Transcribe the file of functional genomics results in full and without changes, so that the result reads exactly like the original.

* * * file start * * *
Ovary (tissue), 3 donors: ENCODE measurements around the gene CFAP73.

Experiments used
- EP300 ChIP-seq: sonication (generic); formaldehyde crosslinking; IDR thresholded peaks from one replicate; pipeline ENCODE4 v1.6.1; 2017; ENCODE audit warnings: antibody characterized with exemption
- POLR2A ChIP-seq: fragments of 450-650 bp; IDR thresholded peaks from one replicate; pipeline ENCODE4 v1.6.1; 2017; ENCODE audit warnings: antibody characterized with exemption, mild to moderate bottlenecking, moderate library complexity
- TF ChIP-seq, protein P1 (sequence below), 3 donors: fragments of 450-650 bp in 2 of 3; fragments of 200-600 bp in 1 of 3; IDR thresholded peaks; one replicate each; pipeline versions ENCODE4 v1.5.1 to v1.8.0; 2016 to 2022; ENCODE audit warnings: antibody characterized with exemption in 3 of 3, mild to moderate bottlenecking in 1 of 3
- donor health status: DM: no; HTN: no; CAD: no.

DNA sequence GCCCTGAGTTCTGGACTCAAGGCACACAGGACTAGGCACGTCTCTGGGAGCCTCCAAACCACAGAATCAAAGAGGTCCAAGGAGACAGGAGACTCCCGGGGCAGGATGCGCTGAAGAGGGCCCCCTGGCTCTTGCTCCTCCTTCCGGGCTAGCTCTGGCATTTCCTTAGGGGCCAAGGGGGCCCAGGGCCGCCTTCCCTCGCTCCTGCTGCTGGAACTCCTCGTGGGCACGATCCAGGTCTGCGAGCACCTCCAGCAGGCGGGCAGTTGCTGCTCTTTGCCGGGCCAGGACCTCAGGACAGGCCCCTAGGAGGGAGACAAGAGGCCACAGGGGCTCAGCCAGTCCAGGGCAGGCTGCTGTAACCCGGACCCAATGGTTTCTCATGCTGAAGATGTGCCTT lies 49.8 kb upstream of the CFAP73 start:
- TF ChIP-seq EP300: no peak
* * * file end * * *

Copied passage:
Ovary (tissue), 3 donors: ENCODE measurements around the gene CFAP73.

Experiments used
- EP300 ChIP-seq: sonication (generic); formaldehyde crosslinking; IDR thresholded peaks from one replicate; pipeline ENCODE4 v1.6.1; 2017; ENCODE audit warnings: antibody characterized with exemption
- POLR2A ChIP-seq: fragments of 450-650 bp; IDR thresholded peaks from one replicate; pipeline ENCODE4 v1.6.1; 2017; ENCODE audit warnings: antibody characterized with exemption, mild to moderate bottlenecking, moderate library complexity
- TF ChIP-seq, protein P1 (sequence below), 3 donors: fragments of 450-650 bp in 2 of 3; fragments of 200-600 bp in 1 of 3; IDR thresholded peaks; one replicate each; pipeline versions ENCODE4 v1.5.1 to v1.8.0; 2016 to 2022; ENCODE audit warnings: antibody characterized with exemption in 3 of 3, mild to moderate bottlenecking in 1 of 3
- donor health status: DM: no; HTN: no; CAD: no.

DNA sequence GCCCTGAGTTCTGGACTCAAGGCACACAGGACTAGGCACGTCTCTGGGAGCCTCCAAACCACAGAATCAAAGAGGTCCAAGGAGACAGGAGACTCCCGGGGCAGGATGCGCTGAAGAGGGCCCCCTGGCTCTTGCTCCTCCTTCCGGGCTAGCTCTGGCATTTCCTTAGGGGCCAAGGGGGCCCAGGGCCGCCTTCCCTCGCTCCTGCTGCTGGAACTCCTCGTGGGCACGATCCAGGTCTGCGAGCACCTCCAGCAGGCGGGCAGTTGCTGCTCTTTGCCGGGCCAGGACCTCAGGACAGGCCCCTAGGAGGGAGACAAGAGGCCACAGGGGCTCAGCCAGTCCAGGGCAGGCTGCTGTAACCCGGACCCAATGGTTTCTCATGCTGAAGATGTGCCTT lies 49.8 kb upstream of the CFAP73 start:
- TF ChIP-seq EP300: no peak